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Waybuloo magazine

Waybuloo magazine.

Cost: £2.35 per issue.


  • 28 page magazine designed to 'help your child learn about feelings and understand emotions'.

  • Pull-out reward chart.

  • Over 100 stickers - some to use in the magazine, some for the reward chart and plenty of spares.

  • A 'free' gift. Past gifts include finger puppets and stampers.

  • Good vibes and positive energy.
Age: 2-5 years. Activities don't get much more taxing than sticking stickers and/or colouring in.

Waybuloo magazine and gifts.

Comments: Then Nok Tok had a thinkapow. He asked Yojojo to play his music, Lau Lau to give the plant a bongleberry, and then everybody danced. The happy plant grew and flowered. "Nok Tok's happy plant likes music, bongleberries and Cheebies!" said Nok Tok, happily. The happy plant was very happy too... Waybuloo!

Someone at the BBC has clearly tapped directly into my daughter's brain. I haven't had a look in there myself but I'm fairly sure I would find flowers and butterflies and cute, pink, floating, Yoga-loving cats inside if I took a peek. Personally, I think I'd have preferred it if they'd stayed there. But no. They've been sucked right out and turned into a show with a heavy emphasis on wind chimes and the breathless admiration of brightly-coloured gardening equipment.

Oh, goodness...

The magazine is very true to the TV programme, just with added stickers. Many of the stickers say stuff like 'You make me happy' and 'You're lovely'. Each issue has a topic such as sharing or learning to listen to others. I suppose this is a good idea but it's a shock to the system after all the books and games which have tried to teach my kids to read and count. In fact, I feel a little unwell. I think I may be allergic to this magazine.

Vomit-inducing picture of a pink cat-creature and a butterfly thing.
Warning: May cause nausea.

In the story quoted above, Nok Tok's plant fails to grow because he refuses to listen to his friends' advice. He foolishly persists in giving it food, water and sunshine rather than playing it music and getting children to talk to it. Things almost go very badly until he learns the error of his ways... This is so many different kinds of wrong, I'm not sure where to begin. Even Sproglette (who wants to be a mermaid fairy princess when she grows up) found some of the details hard to swallow. No harm done, though - when I suggested she share her finger puppets with Sprog2, it took me three attempts to get her to listen and then she refused. She can't be taking it too much to heart.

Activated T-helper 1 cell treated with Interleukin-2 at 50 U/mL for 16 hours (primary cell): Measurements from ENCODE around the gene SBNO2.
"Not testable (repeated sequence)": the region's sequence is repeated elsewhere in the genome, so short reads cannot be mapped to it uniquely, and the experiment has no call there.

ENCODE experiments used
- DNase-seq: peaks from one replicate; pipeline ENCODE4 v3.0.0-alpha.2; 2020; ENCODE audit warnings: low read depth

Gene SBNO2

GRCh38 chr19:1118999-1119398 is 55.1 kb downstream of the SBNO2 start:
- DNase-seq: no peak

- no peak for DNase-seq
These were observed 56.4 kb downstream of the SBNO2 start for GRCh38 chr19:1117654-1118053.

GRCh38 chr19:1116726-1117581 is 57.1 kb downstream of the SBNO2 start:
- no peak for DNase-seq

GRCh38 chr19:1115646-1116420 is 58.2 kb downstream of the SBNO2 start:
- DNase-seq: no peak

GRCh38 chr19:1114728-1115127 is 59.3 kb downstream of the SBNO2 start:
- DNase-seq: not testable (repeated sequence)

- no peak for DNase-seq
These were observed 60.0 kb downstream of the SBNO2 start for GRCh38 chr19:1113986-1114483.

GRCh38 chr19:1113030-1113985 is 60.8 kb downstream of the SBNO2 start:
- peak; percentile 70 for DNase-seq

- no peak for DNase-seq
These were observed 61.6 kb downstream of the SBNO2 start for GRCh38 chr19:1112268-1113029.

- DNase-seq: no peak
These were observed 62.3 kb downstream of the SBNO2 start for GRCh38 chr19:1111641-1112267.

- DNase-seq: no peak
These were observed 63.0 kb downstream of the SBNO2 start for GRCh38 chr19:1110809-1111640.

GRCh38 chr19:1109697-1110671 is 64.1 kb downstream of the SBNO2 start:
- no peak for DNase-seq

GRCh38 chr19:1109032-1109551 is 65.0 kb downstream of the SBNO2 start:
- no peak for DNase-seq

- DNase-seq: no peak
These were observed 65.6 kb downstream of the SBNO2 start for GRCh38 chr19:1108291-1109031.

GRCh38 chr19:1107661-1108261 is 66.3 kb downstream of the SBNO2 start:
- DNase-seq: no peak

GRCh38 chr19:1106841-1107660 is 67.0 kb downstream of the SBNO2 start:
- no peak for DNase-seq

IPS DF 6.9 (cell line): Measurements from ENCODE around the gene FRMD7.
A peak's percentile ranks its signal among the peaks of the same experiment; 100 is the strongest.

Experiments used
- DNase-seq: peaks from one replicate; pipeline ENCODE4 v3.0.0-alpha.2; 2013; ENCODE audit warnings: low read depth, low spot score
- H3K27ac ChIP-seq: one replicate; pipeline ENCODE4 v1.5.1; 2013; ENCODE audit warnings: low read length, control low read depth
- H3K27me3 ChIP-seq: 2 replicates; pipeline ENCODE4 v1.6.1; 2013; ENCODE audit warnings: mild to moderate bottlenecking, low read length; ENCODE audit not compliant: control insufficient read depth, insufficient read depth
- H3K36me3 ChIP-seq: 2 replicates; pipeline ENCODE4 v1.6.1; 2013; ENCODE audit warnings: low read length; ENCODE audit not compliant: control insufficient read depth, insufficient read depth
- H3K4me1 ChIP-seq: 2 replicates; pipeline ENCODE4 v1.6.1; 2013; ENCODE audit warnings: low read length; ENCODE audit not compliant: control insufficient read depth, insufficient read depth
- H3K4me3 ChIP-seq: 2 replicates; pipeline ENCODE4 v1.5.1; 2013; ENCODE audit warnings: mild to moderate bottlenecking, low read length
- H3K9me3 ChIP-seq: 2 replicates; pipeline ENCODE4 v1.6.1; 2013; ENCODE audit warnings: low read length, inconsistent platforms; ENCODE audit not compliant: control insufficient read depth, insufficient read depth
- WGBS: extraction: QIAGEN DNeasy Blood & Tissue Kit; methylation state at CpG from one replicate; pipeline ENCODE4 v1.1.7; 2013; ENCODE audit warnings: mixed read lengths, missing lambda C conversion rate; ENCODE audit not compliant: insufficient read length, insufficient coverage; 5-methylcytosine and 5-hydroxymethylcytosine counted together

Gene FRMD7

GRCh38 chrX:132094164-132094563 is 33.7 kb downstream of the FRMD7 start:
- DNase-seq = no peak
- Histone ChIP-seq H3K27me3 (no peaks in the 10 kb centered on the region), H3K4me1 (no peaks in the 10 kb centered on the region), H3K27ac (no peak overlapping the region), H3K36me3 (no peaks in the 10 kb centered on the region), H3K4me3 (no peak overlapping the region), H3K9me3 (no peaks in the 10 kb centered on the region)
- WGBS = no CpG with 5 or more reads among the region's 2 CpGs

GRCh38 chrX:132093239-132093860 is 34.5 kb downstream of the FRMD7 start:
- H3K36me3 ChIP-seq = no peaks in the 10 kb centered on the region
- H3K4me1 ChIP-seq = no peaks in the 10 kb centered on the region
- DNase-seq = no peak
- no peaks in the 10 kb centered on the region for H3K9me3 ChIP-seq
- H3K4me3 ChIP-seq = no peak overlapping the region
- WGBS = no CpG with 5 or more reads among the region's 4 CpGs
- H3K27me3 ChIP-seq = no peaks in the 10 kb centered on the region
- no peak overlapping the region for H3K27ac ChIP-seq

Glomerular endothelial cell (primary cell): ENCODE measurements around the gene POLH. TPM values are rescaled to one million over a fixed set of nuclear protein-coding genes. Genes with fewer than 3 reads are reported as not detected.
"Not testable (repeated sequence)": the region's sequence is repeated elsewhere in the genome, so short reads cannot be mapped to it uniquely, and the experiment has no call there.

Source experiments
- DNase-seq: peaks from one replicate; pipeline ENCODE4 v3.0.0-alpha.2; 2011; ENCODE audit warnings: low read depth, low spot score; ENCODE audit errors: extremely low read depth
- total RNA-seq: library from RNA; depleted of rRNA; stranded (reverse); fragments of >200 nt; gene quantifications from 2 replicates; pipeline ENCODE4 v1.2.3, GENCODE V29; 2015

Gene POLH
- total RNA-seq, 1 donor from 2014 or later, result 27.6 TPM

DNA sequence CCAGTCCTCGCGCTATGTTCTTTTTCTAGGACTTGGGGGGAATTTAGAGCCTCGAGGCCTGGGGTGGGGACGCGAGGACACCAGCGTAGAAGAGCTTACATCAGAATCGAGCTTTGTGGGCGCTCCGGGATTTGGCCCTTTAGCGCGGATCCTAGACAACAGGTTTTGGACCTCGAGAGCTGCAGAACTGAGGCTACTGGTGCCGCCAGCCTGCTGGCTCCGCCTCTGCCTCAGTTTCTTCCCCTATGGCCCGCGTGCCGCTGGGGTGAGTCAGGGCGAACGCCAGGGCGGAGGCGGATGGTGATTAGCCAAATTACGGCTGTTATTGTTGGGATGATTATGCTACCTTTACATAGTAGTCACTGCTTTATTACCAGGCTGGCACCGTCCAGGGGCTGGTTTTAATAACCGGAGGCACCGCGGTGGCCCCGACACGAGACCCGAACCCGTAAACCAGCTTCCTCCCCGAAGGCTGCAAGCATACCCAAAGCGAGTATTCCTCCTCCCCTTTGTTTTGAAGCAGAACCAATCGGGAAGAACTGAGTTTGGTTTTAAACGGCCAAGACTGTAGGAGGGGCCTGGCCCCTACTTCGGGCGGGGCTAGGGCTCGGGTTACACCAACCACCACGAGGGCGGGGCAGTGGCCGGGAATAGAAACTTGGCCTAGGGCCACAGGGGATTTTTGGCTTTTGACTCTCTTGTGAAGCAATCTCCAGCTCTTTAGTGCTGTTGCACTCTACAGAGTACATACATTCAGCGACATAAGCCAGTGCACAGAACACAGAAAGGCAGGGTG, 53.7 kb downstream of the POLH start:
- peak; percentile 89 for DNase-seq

At least the activities are well judged for young children. There's no writing or word searches or anything like that. The production quality of the magazine and stickers is also very high. If I can persuade Sproglette to go for Numberjacks again next time, however, I might be able to cope better. Still, I suspect those parents with a more artistic nature will love Waybuloo. And I should simply be thankful it's not Pink.

Conclusion: Want to set your little darling on course for an English Literature degree? Then this is the magazine for you.


  • Good mix of activities and stories.

  • Lots of material on every page.

  • Deals sensibly with emotional and social issues at a level pre-schoolers can understand.

  • Ideal if you live in Stepford.

  • Not as twee as Disney's Princess magazine...

  • ...but contains far fewer pictures of Belle and Ariel.

  • Slightly too much colouring in.

  • So fluffy it needs to be held down with a brick to stop it floating away.
Rating: 4/5.

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